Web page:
War, when waged successfully is exactly what General Sherman said that it is; Hell. Sherman is usually vilified in The South as a war criminal, and perhaps there is some truth to this charge, but if the purpose of any General’s strategy is to win the war, or to end the war, then war must be looked upon as Hell, and nothing short of that will ensure total victory.
The Romans would come upon a city they wished to possess and they would ask the people inside to surrender, and if the people inside refused then the Romans would kill everyone that survived the siege. Surrender or die was, and still could be, a very effective tool of war, or diplomacy, depending on how terrified your opponent is of your army. We have decided that war must be civilized and that is why we cannot win any of these half wars and conflicts we engage in these days.
The South faced extinction and Sherman was going to cause that extinction if hostilities did not cease. His scorched earth means of warfare had left a sixty mile wide swath of destruction through the middle of Georgia and he was threatening to march up the eastern seaboard of the Confederacy and do more of the same. President Davis told his generals they ought to release their men into a guerilla war, and hope to drag out the conflict until the north’s will to fight ebbed. His generals told him the war was over, and had been over, and anything else would do little but cause a greater loss of life, greater destruction, and a more grievous recovery. The last great act of loyalty of the Southern Generals was to The South, not to the president. They presented terms to Sherman, and to their surprise, Sherman accepted their proposal outright. In return for total surrender there would be no retribution, as per Lincoln’s orders. Sherman was, if nothing else, a man who would gladly stop a war if he could walk away in victory. Had Lincoln lived many wounds might have been healed.
World War Two was fought against fanatical enemies on two fronts on opposite sides of the world. The Russians took the brunt of the losses, and despite some Americans’ view of this war, it was the Russians who did most of the fighting and dying against the Nazis. D-Day was an incredible feat of logistics and bravery, and there is no doubt the landing did much to cripple Hitler’s ability to conduct a successful battle plan, but it was the Russians who were devouring Hitler’s war machine and paying blood to do it. The Eastern front was a no quarters conflict with neither side offering or giving any ground without payment in Death. This war would be, and was, concluded with one side unable to fight for a moment longer.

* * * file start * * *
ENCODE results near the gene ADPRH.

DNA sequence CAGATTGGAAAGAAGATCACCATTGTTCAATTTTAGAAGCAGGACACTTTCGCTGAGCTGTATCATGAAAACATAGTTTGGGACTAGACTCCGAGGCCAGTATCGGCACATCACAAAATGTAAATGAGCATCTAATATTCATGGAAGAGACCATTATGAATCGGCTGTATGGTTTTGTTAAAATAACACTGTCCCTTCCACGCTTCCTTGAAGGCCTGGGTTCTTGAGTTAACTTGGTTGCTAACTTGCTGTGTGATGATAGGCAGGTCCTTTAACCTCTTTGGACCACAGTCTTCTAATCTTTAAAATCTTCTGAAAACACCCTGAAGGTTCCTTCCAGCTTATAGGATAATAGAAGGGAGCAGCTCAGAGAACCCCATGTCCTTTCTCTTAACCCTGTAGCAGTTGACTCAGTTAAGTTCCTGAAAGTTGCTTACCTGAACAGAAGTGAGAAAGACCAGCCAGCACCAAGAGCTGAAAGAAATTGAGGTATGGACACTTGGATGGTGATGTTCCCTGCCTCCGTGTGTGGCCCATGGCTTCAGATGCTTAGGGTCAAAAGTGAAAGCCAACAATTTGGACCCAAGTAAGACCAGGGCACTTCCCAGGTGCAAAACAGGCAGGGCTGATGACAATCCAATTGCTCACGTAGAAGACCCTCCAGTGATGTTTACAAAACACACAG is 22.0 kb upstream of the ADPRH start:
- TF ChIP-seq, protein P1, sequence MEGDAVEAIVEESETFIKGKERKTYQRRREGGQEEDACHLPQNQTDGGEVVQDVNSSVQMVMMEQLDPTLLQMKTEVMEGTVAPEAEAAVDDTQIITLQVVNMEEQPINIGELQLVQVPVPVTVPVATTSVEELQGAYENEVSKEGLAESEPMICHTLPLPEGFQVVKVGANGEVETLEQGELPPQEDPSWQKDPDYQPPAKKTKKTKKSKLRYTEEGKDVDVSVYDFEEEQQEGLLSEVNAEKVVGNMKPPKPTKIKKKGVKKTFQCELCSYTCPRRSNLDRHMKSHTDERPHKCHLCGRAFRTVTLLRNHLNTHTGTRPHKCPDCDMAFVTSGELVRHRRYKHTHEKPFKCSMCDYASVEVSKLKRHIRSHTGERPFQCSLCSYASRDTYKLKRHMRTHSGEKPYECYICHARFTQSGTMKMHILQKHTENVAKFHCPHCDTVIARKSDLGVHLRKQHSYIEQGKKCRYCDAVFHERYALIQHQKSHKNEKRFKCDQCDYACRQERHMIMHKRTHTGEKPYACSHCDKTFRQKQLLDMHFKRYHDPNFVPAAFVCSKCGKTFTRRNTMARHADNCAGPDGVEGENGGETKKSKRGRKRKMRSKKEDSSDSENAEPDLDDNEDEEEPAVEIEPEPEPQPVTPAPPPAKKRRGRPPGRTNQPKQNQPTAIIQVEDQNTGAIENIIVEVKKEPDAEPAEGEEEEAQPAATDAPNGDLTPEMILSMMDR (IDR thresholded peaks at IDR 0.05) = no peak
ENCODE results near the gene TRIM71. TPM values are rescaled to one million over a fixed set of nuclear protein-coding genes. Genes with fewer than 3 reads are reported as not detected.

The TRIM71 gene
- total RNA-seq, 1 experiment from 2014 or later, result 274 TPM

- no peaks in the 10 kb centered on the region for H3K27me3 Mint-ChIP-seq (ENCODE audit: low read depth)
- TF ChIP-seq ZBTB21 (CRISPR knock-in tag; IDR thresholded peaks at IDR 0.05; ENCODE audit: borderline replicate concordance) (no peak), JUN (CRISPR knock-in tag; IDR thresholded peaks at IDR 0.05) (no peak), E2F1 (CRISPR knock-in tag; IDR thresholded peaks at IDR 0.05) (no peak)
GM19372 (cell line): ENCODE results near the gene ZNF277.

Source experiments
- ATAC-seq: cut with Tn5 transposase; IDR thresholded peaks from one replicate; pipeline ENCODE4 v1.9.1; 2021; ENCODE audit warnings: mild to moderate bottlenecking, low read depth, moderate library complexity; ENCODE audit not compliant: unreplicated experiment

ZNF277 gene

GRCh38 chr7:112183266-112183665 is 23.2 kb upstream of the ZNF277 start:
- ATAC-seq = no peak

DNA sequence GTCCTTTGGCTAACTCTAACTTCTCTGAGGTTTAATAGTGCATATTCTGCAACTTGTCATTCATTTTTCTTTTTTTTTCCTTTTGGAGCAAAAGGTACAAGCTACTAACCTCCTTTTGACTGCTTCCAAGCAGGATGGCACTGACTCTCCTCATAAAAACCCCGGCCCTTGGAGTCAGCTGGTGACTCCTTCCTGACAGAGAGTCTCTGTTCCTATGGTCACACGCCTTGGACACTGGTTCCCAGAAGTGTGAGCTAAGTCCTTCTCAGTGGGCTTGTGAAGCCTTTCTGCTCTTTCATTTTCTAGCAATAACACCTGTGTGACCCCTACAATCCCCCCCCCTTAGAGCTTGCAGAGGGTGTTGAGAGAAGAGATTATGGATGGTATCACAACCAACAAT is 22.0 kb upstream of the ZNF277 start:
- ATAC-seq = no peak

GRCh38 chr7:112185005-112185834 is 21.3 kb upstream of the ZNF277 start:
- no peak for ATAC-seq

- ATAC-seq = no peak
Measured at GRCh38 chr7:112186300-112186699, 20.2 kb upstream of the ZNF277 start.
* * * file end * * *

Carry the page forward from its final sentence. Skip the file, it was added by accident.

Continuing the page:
The American-Japanese Pacific Conflict was one of the most brutal in human history. A war fought in the air, at sea, and on the ground, there was no part of this conflict that did not embody inhumanity on both sides. The Island Campaign has no equal in the history of warfare in its depravation and suffering on both side of the war. Stalingrad can lay claim to an equal share in horror with the Pacific Conflict and surpasses it in civilian murders, but the fighting done by the Japanese Army and the United States Marines was a horrible, horrible thing. Rarely, even in war, and even in the times of war when the fighting was all done hand-to hand does a conflict become as brutal as was seen in the Pacific.
You will note I have not written anything as to which said of any of these conflicts as some moral imperative to win. Take away a nationalistic view of war and you will see victory comes with a very steep and very human price. Human history is littered with the price of war, and usually the further back the conflict the more respect is given to the victors of war, regardless of the human price paid. We see great generals of the past; Caesar, Alexander, Ramses, but we do not take into account what had to happen to make great empires. We see only the victory and not the cost.
World War Two had to be fought, and I am not saying that it could have been avoided after Pearl Harbor, but even in victory did we discover new evil had risen to replace the old. Nuclear weapons had been invented and used. Stalin rose to hold more power than Hitler would have. Communism and Democracy stood at the brink of Global Annihilation for the better part of five decades. Nations and Continents were divided and many resources went into preserving the status quo of a Cold War. This was the victory of the Great Moral War.
If a nation goes to war, and there are times it has to, then the nation ought not be divided, and there ought to be a consensus as to why war should be waged, and against whom it should be waged. There should be an acceptance of the price of this war in human lives, and by no means should there be any quarter given to the enemy except in surrender, which must be total. If a nation goes to war then that nation must seek by all means possible, the complete annihilation of their enemy to the point of extinction. When a nation goes to war they ought to know there will be suffering and only through this suffering will the war one day end in victory, and it is this price that must be paid.
If a nation cannot say for certain whom they must fight, or why they must fight, and that nation is unwilling to fight for a victory that must be paid for many times in blood and suffering then that nation ought not go to war.